The Mitsubishi Outlander PHEV debuted in 2013. At the time, the only other plug-in hybrid available was Toyotaâ€™s Prius PHV, and it was uncertain whether the plug-ins would be able to take off. It is commendable and courageous of the plug-ins to still be in the fray, but if you thinking about the attraction of a plug-in, then you can tell there was a lot of foresight into that with this model.
It had been a while since I last gripping the steering wheel of an Outlander PHEV, but there was no sense of stuffy, old design. A smooth drive with plenty of power, along with limited vibration and noise with the engine running make it a clear competitor among its plug-in brethren. The 60 km EV operational range is amazing in and of itself.
Moreover, that the car has had buttons for what is now considered standard such as the â€œcharge modeâ€ and â€œsave modeâ€ which it has had since its initial model shows how well thought out the Outlander PHEV is. However, it is regrettable that there is no â€œEV drivingâ€ button.
If you compared and HMI with the PHEV, that it may seem simple is that it might be outdated. However, the high speed Chademo charging support and the 100 V AC power outputting 1,500 W and the brakes tuned for collision prevention certainly display all the usability and comfort that Japanese manufacturers work to provide. That you can take this home for under Â¥4,000,000 ($39,000 USD) is part of the overall package the Outlander PHEV provides.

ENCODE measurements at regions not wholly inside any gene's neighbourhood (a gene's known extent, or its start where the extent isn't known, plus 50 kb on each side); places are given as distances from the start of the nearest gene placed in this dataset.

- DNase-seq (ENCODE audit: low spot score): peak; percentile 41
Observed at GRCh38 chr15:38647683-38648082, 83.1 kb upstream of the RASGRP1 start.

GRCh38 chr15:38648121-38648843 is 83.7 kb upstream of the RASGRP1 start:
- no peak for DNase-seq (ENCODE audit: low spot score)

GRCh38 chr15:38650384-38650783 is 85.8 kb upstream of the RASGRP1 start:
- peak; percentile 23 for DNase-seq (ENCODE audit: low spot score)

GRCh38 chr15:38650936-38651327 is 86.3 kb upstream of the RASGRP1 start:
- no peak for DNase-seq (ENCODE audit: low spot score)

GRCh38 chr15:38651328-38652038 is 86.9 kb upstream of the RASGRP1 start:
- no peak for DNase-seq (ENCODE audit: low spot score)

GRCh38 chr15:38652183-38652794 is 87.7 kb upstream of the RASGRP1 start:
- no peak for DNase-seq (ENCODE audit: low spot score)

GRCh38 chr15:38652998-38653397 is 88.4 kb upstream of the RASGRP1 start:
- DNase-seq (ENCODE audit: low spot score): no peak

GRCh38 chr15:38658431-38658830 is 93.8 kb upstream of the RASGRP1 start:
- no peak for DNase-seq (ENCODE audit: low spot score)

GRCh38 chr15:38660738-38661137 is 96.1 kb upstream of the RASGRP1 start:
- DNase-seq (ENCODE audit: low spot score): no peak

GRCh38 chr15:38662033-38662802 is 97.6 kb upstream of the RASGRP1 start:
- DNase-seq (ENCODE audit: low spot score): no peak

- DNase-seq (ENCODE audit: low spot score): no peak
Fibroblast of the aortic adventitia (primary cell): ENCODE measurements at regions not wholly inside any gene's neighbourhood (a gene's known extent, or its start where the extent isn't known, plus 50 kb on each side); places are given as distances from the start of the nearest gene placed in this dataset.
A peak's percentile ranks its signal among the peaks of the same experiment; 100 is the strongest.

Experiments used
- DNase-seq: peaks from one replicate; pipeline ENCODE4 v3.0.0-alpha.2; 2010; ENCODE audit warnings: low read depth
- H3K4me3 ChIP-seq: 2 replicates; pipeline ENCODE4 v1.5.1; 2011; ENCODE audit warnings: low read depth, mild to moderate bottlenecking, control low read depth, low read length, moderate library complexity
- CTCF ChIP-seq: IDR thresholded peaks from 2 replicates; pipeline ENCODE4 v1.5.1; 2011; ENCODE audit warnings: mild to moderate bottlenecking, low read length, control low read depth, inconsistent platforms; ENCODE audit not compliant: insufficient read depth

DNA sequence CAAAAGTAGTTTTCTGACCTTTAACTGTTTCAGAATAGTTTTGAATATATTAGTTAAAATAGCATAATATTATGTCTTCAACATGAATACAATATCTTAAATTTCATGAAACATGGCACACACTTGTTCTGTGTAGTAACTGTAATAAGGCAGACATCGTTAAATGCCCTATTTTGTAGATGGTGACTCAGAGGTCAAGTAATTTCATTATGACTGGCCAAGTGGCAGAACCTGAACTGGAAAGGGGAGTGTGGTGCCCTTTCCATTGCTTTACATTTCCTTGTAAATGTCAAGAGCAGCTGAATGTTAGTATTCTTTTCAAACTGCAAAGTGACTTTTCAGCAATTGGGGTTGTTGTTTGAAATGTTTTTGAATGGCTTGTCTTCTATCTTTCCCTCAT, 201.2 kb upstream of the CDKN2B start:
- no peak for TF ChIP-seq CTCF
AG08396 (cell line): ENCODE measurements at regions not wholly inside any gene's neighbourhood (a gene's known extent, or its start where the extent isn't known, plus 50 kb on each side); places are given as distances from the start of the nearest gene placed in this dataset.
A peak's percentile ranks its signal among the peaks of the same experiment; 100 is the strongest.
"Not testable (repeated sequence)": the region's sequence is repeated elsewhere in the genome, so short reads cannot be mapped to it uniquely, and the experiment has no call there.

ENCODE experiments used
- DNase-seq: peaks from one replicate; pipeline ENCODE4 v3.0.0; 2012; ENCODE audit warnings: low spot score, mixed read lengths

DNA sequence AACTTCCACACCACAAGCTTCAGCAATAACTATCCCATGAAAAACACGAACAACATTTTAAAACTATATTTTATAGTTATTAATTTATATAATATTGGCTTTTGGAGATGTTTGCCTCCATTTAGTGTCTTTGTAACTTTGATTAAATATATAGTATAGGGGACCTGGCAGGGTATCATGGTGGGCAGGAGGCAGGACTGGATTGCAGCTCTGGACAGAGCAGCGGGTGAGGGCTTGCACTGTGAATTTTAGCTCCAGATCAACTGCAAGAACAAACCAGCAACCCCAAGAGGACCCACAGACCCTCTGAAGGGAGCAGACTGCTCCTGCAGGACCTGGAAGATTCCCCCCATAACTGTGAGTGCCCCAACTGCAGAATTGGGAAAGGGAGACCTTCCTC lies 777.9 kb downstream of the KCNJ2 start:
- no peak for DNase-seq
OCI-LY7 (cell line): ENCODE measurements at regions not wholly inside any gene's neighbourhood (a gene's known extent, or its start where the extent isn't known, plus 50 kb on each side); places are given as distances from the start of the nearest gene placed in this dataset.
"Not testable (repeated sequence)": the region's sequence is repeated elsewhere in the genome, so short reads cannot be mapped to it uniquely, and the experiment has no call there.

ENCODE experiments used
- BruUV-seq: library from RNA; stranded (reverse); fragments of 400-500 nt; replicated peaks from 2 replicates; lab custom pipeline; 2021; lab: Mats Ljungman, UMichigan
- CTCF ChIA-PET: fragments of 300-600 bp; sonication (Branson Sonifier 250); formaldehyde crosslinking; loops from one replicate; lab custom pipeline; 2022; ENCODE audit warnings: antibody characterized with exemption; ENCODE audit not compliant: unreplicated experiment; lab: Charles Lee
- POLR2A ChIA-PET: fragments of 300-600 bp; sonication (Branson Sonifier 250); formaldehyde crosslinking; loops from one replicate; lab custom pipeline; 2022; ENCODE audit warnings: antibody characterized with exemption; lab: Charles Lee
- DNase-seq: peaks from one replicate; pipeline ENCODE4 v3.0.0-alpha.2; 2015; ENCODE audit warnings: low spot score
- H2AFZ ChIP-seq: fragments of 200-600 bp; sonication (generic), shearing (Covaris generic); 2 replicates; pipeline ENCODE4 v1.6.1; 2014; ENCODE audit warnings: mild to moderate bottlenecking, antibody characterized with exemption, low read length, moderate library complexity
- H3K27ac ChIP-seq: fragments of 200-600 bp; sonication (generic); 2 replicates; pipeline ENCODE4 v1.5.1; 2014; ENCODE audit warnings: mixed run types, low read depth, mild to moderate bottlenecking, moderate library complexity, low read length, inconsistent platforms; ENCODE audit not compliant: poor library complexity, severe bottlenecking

It may have been 3 years since the PHEV made its way onto the market, but looking at it as an overall package, it has certainly been designed as a tough competitor among plug-ins.
5 Star Rating:
Package: 3/5 stars
Interior: 3/5 stars
Performance: 5/5 stars
Footwork: 3/5 stars
Recommendation: 3/5 stars
Kenichi Suzuki, automotive journalist (AJAJ member)
From new car reviews to EVs, Suzuki also writes about cutting edge automotive technology, conducts interviews with developers, interviews drivers, and plans driving events. He is especially proficient in interviews concerning picking manufacturersâ€™ minds for information about product development.
[Translated by Bryce Clarke]